May 28 and 29 Vermonters Andy Hauty and Joby Dan’Sy, who brought A Midsummer Night’s Dream, The Producers and West Side Story to Panajachel, are bringing this month their rendition of Moulin Rouge. The couple have pleased audiences of locals and weekenders for more than four years with their troupe, Atitlán Youth Theatre. Their productions blend modern dance and music […]

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The Objective Virtues of Guatemalan Coffee

One criticism of columnists is that too often, we cover old ground. When we run out of real ideas, we attempt to build bridges to Readerland on rainy, or writer’s-blocked, days with off-the-shelf topics. I have read more than one column about coffee, for instance. Everyone has experience with coffee, so it is as safe a topic as you can […]

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A Walking Tour of “Old” Panajachel

Panajachel is firstly a walking city. If you drive in it, you soon tire of the paucity of two-way streets. And every rocky contour of those streets registers on the pant-seat of every chicken-bus rider. Tuktuks look fun, until you actually ride in one. And much of Pana is not overly bike-friendly. So, unless pogo sticks catch on, feet remain the preferred vehicle.

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Charlie Brown in Santiago Atitlán

Or, How the Peanuts gang finds relief from the big northern syndicate this Christmas When I was a child, the holiday season’s shortest half-hour passed during the broadcast of Merry Christmas, Charlie Brown. That, and the other seasonal Peanuts specials, were always over too quickly. These cartoons enraptured everyone—even grownups who otherwise despised cartoons, like those vapid Flintstones. I might […]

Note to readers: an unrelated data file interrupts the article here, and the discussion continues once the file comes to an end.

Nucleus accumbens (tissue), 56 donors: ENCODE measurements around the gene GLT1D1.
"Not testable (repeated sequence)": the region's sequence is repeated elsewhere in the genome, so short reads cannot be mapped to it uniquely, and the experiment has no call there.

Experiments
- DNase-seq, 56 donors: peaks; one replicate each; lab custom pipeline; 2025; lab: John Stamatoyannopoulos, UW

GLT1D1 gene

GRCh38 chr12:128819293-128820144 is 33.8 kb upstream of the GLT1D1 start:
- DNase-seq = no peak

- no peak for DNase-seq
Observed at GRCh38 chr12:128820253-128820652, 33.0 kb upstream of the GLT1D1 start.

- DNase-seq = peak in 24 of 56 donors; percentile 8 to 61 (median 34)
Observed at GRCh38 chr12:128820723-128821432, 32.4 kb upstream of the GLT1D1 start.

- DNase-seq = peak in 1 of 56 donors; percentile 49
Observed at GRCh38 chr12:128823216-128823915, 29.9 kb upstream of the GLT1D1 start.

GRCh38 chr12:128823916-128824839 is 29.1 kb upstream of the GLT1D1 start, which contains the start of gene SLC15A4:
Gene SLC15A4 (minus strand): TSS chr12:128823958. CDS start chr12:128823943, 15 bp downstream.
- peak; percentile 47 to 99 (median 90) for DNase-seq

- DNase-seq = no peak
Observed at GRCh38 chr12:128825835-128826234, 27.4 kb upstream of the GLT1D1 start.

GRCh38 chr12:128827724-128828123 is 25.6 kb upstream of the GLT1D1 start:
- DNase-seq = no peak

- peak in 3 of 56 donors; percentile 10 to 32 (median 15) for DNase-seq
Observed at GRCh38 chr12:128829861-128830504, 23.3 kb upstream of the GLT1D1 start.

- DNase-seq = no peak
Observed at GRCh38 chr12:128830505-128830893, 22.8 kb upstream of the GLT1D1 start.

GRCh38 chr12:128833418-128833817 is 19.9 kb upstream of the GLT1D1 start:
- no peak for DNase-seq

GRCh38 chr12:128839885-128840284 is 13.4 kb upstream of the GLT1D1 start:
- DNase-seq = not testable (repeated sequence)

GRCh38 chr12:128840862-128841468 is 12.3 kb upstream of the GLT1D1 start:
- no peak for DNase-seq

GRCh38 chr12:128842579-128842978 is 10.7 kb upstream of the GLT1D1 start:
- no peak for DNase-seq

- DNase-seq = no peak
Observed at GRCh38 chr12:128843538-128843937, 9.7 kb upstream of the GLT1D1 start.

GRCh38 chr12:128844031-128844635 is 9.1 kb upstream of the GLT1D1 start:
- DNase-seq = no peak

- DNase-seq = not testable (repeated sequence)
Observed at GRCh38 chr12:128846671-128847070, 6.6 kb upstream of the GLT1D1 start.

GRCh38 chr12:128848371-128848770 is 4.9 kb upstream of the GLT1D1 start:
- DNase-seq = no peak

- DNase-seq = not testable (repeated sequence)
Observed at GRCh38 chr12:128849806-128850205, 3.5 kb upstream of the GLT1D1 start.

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The Blooming of Lake Atitlán

Lake Atitlán by (photo by Harris & Goller)

Panajachel unites and digs with defiance In The Green Felt Jungle, the story is told of a dapper man in pinstripes who rides a Cadillac into Las Vegas one night, seeking the neonized excitement of that gilded city. But he finds little more than a dreary gas station. “Where is Las Vegas?” he asks the Navajo attendant. “Right here,” is […]

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The Guatemalan Hospitality Bug Bites All

In Guatemala, it is easier to “just drop in” on your friends than it would be in Minneapolis or Melbourne. One reason, I think (write me if you disagree) is that until the end of the previous century telephone calls were something you rarely tried at home. That was when Italy’s telecommunications monopoly brought Gua-temala’s system into the 20th and […]

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Why October 12 is Not “Colón Day”

I do not know how many of you in Readerland wonder why we say “Christopher Columbus” instead of Cristóbal Colón. But this time the wonderment comes from within this magazine. Our copy editor, Matt Bokor, has decided to flatter me by thinking I might be able to run with this question. OK, Matt — here goes. Maybe, among the group […]

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Would the Real Independence Day Please Stand Up?